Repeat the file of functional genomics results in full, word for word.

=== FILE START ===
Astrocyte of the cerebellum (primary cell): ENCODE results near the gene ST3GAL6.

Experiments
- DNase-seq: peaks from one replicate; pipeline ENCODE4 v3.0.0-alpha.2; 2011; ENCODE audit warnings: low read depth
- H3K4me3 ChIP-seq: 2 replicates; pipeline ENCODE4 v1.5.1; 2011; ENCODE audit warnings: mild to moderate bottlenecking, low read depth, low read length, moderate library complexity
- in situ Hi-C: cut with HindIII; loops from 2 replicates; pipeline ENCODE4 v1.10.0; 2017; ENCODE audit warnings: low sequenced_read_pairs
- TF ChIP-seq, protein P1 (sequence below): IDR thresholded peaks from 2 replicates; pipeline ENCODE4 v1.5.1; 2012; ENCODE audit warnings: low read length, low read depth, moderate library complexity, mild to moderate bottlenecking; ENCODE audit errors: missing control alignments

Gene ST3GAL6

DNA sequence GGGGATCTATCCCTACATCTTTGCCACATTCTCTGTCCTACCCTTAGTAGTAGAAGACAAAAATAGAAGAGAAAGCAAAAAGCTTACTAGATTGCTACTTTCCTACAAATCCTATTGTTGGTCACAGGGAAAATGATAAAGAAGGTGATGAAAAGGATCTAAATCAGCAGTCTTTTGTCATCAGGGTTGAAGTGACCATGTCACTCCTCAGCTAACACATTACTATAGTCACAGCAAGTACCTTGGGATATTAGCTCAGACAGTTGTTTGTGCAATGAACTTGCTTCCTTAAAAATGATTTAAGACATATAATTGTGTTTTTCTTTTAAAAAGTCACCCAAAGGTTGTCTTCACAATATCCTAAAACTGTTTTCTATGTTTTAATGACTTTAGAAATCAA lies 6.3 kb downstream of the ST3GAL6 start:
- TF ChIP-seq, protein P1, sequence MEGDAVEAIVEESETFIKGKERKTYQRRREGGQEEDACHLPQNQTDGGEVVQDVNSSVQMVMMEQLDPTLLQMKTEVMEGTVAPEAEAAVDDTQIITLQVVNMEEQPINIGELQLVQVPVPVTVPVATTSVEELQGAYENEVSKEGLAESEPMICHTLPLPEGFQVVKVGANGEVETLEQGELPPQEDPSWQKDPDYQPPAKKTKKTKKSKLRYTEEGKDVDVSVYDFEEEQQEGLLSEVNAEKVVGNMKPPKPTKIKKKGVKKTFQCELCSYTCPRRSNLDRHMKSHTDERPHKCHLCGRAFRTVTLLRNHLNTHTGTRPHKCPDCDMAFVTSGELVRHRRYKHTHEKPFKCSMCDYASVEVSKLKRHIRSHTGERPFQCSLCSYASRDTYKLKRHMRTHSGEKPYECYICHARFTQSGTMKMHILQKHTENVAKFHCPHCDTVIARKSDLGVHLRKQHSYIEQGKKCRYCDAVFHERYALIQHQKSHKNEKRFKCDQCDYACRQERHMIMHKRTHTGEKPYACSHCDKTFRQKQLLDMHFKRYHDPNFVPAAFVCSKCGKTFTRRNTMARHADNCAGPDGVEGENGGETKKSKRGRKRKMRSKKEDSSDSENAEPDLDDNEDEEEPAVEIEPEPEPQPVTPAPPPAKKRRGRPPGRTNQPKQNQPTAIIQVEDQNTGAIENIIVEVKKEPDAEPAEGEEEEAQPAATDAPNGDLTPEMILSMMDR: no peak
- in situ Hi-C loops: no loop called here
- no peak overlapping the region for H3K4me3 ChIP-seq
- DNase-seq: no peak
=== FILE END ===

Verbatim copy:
Astrocyte of the cerebellum (primary cell): ENCODE results near the gene ST3GAL6.

Experiments
- DNase-seq: peaks from one replicate; pipeline ENCODE4 v3.0.0-alpha.2; 2011; ENCODE audit warnings: low read depth
- H3K4me3 ChIP-seq: 2 replicates; pipeline ENCODE4 v1.5.1; 2011; ENCODE audit warnings: mild to moderate bottlenecking, low read depth, low read length, moderate library complexity
- in situ Hi-C: cut with HindIII; loops from 2 replicates; pipeline ENCODE4 v1.10.0; 2017; ENCODE audit warnings: low sequenced_read_pairs
- TF ChIP-seq, protein P1 (sequence below): IDR thresholded peaks from 2 replicates; pipeline ENCODE4 v1.5.1; 2012; ENCODE audit warnings: low read length, low read depth, moderate library complexity, mild to moderate bottlenecking; ENCODE audit errors: missing control alignments

Gene ST3GAL6

DNA sequence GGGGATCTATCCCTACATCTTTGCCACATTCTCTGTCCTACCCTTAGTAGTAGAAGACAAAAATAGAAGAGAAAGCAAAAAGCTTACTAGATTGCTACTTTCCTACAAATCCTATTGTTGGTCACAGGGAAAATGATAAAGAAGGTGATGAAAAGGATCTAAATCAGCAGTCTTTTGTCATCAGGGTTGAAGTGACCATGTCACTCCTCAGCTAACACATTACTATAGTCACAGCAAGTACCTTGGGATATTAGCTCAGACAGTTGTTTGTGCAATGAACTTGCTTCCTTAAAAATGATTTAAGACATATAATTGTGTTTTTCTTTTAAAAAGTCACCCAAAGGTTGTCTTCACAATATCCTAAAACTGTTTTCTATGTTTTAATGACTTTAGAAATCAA lies 6.3 kb downstream of the ST3GAL6 start:
- TF ChIP-seq, protein P1, sequence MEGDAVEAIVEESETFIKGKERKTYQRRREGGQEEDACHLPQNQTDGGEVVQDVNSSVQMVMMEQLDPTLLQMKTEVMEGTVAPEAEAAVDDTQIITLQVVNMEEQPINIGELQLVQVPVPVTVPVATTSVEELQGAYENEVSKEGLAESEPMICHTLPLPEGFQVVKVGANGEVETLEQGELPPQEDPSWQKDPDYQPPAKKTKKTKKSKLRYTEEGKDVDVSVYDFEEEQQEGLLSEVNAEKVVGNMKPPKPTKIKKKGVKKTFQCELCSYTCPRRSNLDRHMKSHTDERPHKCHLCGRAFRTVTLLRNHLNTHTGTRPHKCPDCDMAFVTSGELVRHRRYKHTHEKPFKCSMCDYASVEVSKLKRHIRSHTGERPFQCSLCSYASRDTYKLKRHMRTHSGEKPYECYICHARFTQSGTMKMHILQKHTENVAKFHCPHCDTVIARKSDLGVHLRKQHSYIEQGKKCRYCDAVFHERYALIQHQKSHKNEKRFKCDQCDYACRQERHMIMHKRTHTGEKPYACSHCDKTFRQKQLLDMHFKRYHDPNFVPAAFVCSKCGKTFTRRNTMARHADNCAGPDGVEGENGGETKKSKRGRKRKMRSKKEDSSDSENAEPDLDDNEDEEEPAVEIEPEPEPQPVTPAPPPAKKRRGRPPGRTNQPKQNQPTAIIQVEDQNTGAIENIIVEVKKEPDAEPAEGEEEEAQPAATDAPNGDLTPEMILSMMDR: no peak
- in situ Hi-C loops: no loop called here
- no peak overlapping the region for H3K4me3 ChIP-seq
- DNase-seq: no peak